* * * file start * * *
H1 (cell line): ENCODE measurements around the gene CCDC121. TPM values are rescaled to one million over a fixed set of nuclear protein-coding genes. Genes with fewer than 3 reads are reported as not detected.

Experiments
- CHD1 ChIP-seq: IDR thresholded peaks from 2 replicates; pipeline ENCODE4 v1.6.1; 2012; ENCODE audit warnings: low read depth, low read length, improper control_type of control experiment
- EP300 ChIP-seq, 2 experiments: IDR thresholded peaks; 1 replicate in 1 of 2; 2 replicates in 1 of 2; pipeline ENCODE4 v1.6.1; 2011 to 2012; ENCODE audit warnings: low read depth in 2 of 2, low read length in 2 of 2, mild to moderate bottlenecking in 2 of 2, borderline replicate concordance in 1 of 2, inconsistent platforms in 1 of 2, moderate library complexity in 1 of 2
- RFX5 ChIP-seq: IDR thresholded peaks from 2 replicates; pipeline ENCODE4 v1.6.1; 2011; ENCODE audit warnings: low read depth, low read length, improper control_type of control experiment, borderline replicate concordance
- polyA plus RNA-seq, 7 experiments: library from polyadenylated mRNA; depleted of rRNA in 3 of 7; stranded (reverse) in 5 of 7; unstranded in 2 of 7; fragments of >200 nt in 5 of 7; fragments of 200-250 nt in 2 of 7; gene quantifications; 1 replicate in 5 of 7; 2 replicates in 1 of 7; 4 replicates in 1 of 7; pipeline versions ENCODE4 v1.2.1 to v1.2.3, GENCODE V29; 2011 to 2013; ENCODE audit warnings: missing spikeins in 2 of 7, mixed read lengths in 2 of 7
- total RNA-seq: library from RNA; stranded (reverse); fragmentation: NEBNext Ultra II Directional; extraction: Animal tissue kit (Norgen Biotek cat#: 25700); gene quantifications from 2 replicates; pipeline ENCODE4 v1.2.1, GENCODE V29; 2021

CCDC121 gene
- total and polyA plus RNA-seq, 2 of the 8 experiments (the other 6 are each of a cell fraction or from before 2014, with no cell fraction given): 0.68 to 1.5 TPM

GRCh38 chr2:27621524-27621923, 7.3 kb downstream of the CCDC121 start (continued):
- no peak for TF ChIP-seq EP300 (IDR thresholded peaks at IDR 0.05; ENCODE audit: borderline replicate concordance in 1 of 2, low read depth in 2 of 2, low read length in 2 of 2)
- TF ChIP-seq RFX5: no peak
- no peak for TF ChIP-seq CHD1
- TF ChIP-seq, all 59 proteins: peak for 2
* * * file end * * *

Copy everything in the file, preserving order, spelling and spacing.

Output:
H1 (cell line): ENCODE measurements around the gene CCDC121. TPM values are rescaled to one million over a fixed set of nuclear protein-coding genes. Genes with fewer than 3 reads are reported as not detected.

Experiments
- CHD1 ChIP-seq: IDR thresholded peaks from 2 replicates; pipeline ENCODE4 v1.6.1; 2012; ENCODE audit warnings: low read depth, low read length, improper control_type of control experiment
- EP300 ChIP-seq, 2 experiments: IDR thresholded peaks; 1 replicate in 1 of 2; 2 replicates in 1 of 2; pipeline ENCODE4 v1.6.1; 2011 to 2012; ENCODE audit warnings: low read depth in 2 of 2, low read length in 2 of 2, mild to moderate bottlenecking in 2 of 2, borderline replicate concordance in 1 of 2, inconsistent platforms in 1 of 2, moderate library complexity in 1 of 2
- RFX5 ChIP-seq: IDR thresholded peaks from 2 replicates; pipeline ENCODE4 v1.6.1; 2011; ENCODE audit warnings: low read depth, low read length, improper control_type of control experiment, borderline replicate concordance
- polyA plus RNA-seq, 7 experiments: library from polyadenylated mRNA; depleted of rRNA in 3 of 7; stranded (reverse) in 5 of 7; unstranded in 2 of 7; fragments of >200 nt in 5 of 7; fragments of 200-250 nt in 2 of 7; gene quantifications; 1 replicate in 5 of 7; 2 replicates in 1 of 7; 4 replicates in 1 of 7; pipeline versions ENCODE4 v1.2.1 to v1.2.3, GENCODE V29; 2011 to 2013; ENCODE audit warnings: missing spikeins in 2 of 7, mixed read lengths in 2 of 7
- total RNA-seq: library from RNA; stranded (reverse); fragmentation: NEBNext Ultra II Directional; extraction: Animal tissue kit (Norgen Biotek cat#: 25700); gene quantifications from 2 replicates; pipeline ENCODE4 v1.2.1, GENCODE V29; 2021

CCDC121 gene
- total and polyA plus RNA-seq, 2 of the 8 experiments (the other 6 are each of a cell fraction or from before 2014, with no cell fraction given): 0.68 to 1.5 TPM

GRCh38 chr2:27621524-27621923, 7.3 kb downstream of the CCDC121 start (continued):
- no peak for TF ChIP-seq EP300 (IDR thresholded peaks at IDR 0.05; ENCODE audit: borderline replicate concordance in 1 of 2, low read depth in 2 of 2, low read length in 2 of 2)
- TF ChIP-seq RFX5: no peak
- no peak for TF ChIP-seq CHD1
- TF ChIP-seq, all 59 proteins: peak for 2